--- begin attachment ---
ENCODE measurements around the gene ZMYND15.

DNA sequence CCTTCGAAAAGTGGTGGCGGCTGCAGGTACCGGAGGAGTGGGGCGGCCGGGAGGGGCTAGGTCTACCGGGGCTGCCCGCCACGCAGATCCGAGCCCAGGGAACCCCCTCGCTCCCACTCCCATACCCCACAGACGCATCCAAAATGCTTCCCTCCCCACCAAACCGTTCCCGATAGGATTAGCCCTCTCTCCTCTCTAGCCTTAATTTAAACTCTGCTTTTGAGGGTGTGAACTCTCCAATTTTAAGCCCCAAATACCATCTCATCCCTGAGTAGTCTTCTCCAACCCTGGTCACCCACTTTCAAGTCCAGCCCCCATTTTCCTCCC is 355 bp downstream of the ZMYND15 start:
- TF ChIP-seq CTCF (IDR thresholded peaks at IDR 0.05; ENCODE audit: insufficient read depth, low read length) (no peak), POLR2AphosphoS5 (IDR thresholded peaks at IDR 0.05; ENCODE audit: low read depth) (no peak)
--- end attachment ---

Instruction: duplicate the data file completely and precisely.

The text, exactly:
ENCODE measurements around the gene ZMYND15.

DNA sequence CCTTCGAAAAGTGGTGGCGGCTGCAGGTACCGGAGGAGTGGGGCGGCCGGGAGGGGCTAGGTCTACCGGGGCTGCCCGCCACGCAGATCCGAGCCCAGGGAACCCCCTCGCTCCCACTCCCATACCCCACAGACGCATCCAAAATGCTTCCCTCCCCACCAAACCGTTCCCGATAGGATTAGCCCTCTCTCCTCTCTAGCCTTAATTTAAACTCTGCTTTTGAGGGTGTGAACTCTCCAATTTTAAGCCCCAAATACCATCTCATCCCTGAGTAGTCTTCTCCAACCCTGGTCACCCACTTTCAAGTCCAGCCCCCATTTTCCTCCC is 355 bp downstream of the ZMYND15 start:
- TF ChIP-seq CTCF (IDR thresholded peaks at IDR 0.05; ENCODE audit: insufficient read depth, low read length) (no peak), POLR2AphosphoS5 (IDR thresholded peaks at IDR 0.05; ENCODE audit: low read depth) (no peak)